2005 cult hit The Comeback is returning for a limited six-episode run next month, and HBO just released the first trailer. The show's return is being treated as a "standalone event series" but might get a full season renewal if the episodes do well, so the true future of The Comeback is up to you.
From a Police Academy reboot to a Substitute Teacher movie to a collaboration with Judd Apatow, Comedy Central stars Keegan-Michael Key and Jordan Peele have been in talks to develop a ton of film projects lately. Deadline reports that they've lined up their first official film with New Line, and it's definitely the weirdest of all the projects in their pipeline. Written by Peele and Key and Peele/Community writer Alex Rubens, Keanu will tell "the story of friends who pose as drug dealers to infiltrate the criminal underworld, all to retrieve a stolen kitty." Here's how Peele summed it up: "The movie should resonate with a large audience as almost everyone has had a house pet stolen by a street gang, right?" No other details on Keanu have been revealed, but Key and Peele director Peter Atencio is in talks to helm the project, which is slated to begin shooting in April 2015.
Not long after director Edgar Wright left Marvel's Ant-Man film in May, Adam McKay was chosen to help rewrite the script for new director Peyton Reed and recently revealed to Collider that he enlisted star Paul Rudd to help out. "Ultimately I didn't want to jump in as director, I had too many other projects going on and it was too tight," McKay said, "but I thought, 'You know what, I can rewrite this, and I can do a lot of good by rewriting it.'" McKay went on to say that Rudd turned out to be "really great with dialogue" and that they "holed up in hotel rooms on the east and west coast" to rework the script for weeks, adding "a giant action sequence" to the film and some more dialogue:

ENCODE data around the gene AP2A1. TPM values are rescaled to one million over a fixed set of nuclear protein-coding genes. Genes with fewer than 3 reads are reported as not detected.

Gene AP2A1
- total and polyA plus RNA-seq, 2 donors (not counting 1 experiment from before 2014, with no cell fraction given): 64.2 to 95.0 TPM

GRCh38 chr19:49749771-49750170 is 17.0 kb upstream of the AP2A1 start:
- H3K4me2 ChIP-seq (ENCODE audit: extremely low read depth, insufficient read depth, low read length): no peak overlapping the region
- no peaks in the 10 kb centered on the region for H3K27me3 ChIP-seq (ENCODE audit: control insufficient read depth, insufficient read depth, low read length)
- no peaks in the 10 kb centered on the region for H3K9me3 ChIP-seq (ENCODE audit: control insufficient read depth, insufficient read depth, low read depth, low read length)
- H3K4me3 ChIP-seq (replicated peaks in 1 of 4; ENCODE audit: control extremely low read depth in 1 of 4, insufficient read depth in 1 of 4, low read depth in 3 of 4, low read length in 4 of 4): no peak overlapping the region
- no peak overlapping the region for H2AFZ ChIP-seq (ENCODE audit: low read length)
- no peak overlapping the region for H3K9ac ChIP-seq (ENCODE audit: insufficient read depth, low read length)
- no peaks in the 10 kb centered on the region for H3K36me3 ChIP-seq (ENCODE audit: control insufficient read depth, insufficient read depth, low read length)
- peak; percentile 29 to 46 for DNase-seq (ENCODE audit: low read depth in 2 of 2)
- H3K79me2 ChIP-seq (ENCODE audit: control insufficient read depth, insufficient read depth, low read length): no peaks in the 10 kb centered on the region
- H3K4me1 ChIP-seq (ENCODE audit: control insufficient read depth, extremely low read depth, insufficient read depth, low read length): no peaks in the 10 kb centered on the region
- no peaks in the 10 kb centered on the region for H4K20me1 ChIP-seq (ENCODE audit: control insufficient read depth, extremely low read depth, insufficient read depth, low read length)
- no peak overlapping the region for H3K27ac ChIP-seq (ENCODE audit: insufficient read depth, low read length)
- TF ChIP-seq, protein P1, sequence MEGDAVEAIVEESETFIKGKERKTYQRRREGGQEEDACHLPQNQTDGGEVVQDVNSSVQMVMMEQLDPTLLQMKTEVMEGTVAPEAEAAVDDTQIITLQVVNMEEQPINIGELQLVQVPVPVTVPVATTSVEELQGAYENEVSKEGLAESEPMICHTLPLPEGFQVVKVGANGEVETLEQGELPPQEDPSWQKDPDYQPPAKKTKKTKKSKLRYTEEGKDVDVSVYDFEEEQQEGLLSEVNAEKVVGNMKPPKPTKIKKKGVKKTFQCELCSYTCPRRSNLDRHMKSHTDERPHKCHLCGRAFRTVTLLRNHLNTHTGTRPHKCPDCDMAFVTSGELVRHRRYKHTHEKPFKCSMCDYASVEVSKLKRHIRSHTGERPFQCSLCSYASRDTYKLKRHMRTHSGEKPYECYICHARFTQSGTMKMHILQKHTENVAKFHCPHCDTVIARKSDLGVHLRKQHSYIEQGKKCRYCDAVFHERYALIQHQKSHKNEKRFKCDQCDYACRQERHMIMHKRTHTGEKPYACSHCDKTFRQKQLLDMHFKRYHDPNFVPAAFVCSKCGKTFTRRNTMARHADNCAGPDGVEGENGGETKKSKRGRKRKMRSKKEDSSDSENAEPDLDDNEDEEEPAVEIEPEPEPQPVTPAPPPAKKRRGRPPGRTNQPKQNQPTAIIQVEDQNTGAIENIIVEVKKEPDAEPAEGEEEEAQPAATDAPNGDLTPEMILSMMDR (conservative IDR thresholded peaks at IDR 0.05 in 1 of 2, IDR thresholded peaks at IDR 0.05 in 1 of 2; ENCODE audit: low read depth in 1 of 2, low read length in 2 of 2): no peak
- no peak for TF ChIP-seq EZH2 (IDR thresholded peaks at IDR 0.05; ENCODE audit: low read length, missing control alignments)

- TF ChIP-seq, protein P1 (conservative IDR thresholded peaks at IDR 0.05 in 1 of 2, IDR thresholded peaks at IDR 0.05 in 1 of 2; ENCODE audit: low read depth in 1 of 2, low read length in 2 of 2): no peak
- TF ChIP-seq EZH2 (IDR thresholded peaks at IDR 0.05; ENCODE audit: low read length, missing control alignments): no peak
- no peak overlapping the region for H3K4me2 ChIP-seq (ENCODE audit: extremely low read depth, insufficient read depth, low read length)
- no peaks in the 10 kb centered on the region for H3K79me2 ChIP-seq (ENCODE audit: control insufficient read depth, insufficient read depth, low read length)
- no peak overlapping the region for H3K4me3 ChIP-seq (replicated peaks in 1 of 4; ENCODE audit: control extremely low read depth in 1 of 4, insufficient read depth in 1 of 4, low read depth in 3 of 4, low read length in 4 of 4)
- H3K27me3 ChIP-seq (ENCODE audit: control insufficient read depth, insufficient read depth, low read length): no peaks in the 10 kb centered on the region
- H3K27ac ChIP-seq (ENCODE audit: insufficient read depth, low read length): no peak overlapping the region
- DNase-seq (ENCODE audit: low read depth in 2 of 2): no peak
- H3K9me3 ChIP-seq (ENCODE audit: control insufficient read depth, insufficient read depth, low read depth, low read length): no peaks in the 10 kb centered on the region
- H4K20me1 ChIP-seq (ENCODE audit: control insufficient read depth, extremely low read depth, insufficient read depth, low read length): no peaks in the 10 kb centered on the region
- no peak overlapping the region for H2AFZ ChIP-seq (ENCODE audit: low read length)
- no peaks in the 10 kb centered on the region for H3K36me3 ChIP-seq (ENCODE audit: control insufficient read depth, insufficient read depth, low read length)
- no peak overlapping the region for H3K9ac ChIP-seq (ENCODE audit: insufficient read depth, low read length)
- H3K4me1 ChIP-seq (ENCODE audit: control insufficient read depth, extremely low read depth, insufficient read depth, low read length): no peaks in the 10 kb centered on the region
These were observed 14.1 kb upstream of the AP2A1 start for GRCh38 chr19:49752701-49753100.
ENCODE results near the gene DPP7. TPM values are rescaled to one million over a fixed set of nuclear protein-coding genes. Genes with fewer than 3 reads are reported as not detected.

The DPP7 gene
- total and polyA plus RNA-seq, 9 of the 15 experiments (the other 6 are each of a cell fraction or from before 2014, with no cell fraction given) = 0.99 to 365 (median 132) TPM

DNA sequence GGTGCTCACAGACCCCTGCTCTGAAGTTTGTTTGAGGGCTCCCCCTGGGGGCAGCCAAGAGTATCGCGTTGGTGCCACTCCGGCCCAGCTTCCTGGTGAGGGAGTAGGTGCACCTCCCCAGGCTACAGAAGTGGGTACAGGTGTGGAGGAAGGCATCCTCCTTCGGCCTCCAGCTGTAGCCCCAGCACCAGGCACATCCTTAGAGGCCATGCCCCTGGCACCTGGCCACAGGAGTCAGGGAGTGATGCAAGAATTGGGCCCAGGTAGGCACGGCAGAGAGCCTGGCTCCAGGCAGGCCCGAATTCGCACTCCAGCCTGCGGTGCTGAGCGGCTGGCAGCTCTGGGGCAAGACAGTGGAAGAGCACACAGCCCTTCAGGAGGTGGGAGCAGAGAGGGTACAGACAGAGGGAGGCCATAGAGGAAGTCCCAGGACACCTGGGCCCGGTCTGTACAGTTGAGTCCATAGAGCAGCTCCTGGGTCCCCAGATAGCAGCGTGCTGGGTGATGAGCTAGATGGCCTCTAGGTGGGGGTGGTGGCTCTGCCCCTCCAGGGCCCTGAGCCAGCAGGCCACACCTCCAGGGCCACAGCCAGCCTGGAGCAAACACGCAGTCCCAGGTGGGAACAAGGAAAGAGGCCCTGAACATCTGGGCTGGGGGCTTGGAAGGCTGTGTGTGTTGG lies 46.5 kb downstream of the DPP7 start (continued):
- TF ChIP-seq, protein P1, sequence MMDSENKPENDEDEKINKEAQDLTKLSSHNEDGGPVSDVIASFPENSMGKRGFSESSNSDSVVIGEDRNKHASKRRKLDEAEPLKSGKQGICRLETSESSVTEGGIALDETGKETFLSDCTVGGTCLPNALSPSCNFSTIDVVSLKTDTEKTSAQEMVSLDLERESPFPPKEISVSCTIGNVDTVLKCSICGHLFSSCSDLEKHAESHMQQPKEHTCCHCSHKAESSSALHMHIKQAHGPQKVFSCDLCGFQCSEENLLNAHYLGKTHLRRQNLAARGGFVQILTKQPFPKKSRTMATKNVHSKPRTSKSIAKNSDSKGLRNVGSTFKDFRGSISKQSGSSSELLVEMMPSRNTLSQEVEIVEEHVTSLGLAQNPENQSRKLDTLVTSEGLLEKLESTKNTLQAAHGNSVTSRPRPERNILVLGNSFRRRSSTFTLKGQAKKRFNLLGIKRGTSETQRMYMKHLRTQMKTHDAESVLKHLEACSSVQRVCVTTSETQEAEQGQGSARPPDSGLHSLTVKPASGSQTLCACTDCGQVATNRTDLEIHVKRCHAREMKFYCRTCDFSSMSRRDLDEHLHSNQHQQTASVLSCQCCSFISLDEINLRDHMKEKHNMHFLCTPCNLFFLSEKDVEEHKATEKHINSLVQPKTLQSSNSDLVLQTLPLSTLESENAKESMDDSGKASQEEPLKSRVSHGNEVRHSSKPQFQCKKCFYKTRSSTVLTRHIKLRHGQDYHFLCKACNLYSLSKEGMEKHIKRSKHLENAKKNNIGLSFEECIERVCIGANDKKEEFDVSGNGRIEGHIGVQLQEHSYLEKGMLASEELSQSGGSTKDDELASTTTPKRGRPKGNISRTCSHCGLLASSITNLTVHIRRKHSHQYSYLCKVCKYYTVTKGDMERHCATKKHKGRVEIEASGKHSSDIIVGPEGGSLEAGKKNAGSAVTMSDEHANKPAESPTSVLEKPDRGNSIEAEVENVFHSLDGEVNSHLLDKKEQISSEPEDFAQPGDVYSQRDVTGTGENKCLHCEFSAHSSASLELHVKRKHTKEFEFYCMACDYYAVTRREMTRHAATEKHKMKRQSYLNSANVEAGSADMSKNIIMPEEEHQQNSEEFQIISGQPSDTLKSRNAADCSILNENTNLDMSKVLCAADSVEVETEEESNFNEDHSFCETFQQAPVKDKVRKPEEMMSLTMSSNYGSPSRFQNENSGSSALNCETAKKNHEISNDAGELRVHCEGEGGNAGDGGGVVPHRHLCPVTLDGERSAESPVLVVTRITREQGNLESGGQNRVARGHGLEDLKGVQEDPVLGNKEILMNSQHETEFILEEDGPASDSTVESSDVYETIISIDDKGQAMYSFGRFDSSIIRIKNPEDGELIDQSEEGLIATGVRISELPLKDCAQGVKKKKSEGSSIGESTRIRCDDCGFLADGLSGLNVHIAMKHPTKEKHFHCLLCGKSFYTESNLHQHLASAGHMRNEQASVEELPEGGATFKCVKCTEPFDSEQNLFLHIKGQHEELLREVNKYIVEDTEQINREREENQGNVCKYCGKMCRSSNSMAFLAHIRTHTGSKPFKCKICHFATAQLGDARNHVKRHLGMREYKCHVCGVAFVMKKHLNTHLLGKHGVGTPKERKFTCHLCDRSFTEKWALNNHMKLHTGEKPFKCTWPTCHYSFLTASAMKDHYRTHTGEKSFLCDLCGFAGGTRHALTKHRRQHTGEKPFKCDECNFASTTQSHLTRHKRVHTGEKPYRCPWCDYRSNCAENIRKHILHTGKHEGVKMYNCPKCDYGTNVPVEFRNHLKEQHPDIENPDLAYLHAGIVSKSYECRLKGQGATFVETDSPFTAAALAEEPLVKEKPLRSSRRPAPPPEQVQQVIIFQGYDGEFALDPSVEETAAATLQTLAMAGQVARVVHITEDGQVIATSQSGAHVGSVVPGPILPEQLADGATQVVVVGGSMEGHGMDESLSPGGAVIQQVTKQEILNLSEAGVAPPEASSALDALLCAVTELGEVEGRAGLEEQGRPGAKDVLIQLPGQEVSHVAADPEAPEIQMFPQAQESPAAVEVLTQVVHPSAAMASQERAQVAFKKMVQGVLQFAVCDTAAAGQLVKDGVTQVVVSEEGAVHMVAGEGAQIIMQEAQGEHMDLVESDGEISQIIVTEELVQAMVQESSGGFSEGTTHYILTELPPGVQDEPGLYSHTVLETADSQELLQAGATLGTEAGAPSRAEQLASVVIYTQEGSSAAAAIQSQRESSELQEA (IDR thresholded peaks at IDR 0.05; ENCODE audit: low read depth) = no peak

"We just shaped the whole thing, we just tried to streamline it, make it cleaner, make it a little bigger, a little more aggressive, make it funnier in places—we just basically did a rewrite. Edgar had a really good script. But we just had a blast, and Rudd was just so much fun to write with. I walked away saying, 'Hey, you and I gotta write a script together.'"
Here's a clip from last night's Treehouse of Horror Simpsons episode, which ended up including a lot more than just the Tracey Ullman Simpsons — turns out it had Simpsons inspired by everything from Adventure Time, Archer, and South Park to Lego, Despicable Me, and Triplets of Belleville (as seen in a couch gag earlier this year).